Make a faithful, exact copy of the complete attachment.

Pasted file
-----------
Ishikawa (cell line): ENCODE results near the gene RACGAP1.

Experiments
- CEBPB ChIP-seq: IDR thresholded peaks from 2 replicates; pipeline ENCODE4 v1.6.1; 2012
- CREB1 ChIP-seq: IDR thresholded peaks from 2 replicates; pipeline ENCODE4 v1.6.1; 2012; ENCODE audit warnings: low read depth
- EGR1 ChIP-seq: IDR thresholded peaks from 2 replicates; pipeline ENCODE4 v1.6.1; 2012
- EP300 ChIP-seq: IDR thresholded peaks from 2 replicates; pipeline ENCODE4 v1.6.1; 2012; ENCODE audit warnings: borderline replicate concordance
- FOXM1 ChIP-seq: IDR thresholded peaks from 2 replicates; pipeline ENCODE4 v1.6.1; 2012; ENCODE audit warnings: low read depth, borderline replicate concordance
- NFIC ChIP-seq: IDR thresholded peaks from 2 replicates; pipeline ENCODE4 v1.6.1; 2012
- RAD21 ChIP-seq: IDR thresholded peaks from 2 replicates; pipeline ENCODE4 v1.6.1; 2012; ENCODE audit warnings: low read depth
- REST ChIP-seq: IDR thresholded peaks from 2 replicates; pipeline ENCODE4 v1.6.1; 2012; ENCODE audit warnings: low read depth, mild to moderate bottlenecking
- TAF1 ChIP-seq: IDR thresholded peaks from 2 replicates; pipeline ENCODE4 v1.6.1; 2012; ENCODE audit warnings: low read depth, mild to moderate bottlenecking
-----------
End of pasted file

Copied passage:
Ishikawa (cell line): ENCODE results near the gene RACGAP1.

Experiments
- CEBPB ChIP-seq: IDR thresholded peaks from 2 replicates; pipeline ENCODE4 v1.6.1; 2012
- CREB1 ChIP-seq: IDR thresholded peaks from 2 replicates; pipeline ENCODE4 v1.6.1; 2012; ENCODE audit warnings: low read depth
- EGR1 ChIP-seq: IDR thresholded peaks from 2 replicates; pipeline ENCODE4 v1.6.1; 2012
- EP300 ChIP-seq: IDR thresholded peaks from 2 replicates; pipeline ENCODE4 v1.6.1; 2012; ENCODE audit warnings: borderline replicate concordance
- FOXM1 ChIP-seq: IDR thresholded peaks from 2 replicates; pipeline ENCODE4 v1.6.1; 2012; ENCODE audit warnings: low read depth, borderline replicate concordance
- NFIC ChIP-seq: IDR thresholded peaks from 2 replicates; pipeline ENCODE4 v1.6.1; 2012
- RAD21 ChIP-seq: IDR thresholded peaks from 2 replicates; pipeline ENCODE4 v1.6.1; 2012; ENCODE audit warnings: low read depth
- REST ChIP-seq: IDR thresholded peaks from 2 replicates; pipeline ENCODE4 v1.6.1; 2012; ENCODE audit warnings: low read depth, mild to moderate bottlenecking
- TAF1 ChIP-seq: IDR thresholded peaks from 2 replicates; pipeline ENCODE4 v1.6.1; 2012; ENCODE audit warnings: low read depth, mild to moderate bottlenecking